Tuesday 15 January 2019

Lit Ward 10 Expands Owing to Government Incompetence.

Dr Read was jubilant that his ward had the best outcomes in the out-patient department but as a result he was under increasing pressure to find space for all the referrals to Lit ward 10. The room adjoining the old office of the Chief Exec’s now departed Bright Ideas Manager was now a second day-room and a smaller office next to it that once homed the BIM’s largely redundant secretary housed two much needed beds for the more serious cases. The patients didn’t mind that it was cramped, so long as the reading light was good and the book supply constant.

In the past few months referrals to Lit Ward 10 had soared with people all over the country suffering from a new condition diagnosed as Solliciti Esse in Exitus, known as S.E. Cases affected people of all ages and from all demographics. There was not yet a cure, but Dr Read’s lit therapy kept the worse symptoms at bay be they poor sleep and depression or anxiety and anger issues, with all the physical symptoms that tend to accompany these disturbances including appetite and digestive disorders, hypertension, headaches, to name but a few. 

To ensure everybody's need could be met, books in a variety of languages, as well as a number of auditory materials had been added to the ward’s library for the benefit of those for whom reading was difficult. A few of the most popular books were now being presented on video in sign-language. They were so stretched with referrals they had also set up a helpline and a web page, with instructions on how to make Letta’s Jamaican hot chocolate and how to mix a perfect G&T as well as a selection of reading material. 

It was notable that a high number of referrals came from within NHS staff members, and even the Chief Exec had agreed that Occupational Health department should have a Lit Ward outreach suite where staff could have some down time with a good book, even though he'd limited it to half an hour at a time. You couldn't have nurses and therapists lolling about all day reading. But to show he was committed he'd even donated a comfortable chair in the hope that it would to stop staff from having to take sick leave.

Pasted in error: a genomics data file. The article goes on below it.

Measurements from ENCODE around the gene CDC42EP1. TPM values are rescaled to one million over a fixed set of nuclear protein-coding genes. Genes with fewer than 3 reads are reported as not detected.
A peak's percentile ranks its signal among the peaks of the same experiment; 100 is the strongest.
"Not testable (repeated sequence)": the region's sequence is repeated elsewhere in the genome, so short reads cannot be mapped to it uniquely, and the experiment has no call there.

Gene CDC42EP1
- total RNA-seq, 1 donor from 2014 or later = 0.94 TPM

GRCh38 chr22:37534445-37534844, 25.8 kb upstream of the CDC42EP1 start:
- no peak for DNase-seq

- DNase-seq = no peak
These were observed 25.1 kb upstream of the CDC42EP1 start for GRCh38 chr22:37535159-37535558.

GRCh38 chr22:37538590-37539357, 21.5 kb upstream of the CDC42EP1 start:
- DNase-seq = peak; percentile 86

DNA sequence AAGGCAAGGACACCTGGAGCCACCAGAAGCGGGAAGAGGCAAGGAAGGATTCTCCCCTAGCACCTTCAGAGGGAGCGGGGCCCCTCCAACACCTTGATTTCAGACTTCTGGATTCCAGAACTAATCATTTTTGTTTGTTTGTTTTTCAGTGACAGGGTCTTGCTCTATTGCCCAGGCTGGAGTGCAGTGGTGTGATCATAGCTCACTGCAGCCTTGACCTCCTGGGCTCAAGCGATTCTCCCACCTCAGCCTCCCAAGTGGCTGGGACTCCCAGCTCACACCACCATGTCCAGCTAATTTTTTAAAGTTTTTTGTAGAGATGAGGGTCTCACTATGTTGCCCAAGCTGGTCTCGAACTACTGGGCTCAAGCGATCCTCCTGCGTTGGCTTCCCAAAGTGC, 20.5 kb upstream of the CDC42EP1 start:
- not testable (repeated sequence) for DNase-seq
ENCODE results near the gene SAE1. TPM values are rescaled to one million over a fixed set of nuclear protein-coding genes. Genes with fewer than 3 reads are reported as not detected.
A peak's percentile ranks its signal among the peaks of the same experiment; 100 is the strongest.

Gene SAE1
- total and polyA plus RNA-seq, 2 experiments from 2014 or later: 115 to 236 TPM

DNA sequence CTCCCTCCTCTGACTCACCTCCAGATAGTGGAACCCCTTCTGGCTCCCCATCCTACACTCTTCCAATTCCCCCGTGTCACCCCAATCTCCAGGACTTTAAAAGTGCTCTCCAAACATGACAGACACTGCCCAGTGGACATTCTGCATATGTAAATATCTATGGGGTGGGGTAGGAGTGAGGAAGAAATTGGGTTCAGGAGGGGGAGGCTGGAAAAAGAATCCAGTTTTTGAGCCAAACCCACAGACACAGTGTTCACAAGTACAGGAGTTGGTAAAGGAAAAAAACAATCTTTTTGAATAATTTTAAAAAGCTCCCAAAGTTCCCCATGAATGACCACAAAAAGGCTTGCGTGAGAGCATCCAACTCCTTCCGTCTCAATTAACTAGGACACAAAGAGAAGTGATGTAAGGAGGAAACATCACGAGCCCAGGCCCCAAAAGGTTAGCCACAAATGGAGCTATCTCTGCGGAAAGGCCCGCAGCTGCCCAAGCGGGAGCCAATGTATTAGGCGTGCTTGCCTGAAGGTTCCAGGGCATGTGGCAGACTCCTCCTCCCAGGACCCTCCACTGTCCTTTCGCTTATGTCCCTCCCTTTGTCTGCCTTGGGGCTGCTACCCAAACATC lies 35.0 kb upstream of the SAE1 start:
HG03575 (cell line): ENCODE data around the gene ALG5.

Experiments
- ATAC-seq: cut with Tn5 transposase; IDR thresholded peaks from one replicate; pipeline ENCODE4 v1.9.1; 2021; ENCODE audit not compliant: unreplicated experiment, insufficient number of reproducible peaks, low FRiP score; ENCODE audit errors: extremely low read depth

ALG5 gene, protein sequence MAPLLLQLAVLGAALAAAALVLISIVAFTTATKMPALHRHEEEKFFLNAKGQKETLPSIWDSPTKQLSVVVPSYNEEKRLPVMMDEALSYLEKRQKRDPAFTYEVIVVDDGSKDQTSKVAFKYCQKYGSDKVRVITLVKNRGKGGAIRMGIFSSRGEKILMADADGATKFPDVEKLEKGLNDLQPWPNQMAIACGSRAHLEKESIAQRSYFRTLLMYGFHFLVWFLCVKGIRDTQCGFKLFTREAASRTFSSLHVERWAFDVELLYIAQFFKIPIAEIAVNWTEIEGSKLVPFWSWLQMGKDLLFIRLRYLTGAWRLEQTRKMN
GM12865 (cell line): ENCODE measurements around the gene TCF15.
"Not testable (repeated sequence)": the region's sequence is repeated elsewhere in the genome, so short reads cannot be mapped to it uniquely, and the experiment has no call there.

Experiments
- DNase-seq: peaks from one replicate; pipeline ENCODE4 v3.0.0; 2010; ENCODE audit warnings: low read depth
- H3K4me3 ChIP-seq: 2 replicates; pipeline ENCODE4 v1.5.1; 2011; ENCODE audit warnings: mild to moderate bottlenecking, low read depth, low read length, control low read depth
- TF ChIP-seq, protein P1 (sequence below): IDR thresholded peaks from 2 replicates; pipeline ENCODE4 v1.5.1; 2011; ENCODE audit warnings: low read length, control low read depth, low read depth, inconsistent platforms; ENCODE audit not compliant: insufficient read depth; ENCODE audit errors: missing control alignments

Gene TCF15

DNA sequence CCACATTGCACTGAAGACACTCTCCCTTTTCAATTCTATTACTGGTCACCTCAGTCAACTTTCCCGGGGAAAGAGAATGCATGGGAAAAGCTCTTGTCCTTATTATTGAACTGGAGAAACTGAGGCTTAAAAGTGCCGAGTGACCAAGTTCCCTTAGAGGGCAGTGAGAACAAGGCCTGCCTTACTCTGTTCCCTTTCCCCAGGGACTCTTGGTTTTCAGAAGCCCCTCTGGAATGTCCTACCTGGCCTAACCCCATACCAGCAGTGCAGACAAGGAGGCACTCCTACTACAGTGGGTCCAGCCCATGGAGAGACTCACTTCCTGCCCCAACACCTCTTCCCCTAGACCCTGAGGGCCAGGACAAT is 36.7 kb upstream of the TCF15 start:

If only the Chief Exec would allocate more funding, thought Dr Read, as he submitted the week’s outcomes. Dr Read found himself using the forbidden word when he muttered that the Chief Exec with his inept management skills, was a complete Br***t. He wondered if the term would become common parlance one day. 

On the day ward, Nurse Gorgeous, (now Mrs De Licious but she was keeping her own name for professional use,) was doing the blood pressure checks and keeping an eye on the reading matter. Occasionally patients sneaked in unsuitable books. When she gently removed one such item from a young man wearing an earnest expression and a man-bun, he accused her of censorship and that she had no right to interfere with his freedom of reading material. She explained that on this ward reading was medication and that she was quite sure that if he had been self-medicating with the wrong pills, he wouldn’t object to his doctor prescribing the correct ones. He agreed and let go of the inflammatory tome. She gave him a selection of books to choose from that would soothe his soul and the other item, which had the name Aaron on the cover, was deposited in the incinerator. Half an hour later he was smiling at the antics of Don Tillman PhD and his approach to romance.  

Dr Read’s article in The Lancet on Reading to Alleviate the Symptoms of S.E was well received and all over the country people were finding some relief through turning the pages of their books, swiping their e-readers or plugging in their headphones. Everyone undertaking the therapy agreed it helped although it could not entirely prevent S.E. 

This article recommends that you too read if you are suffering from S.E.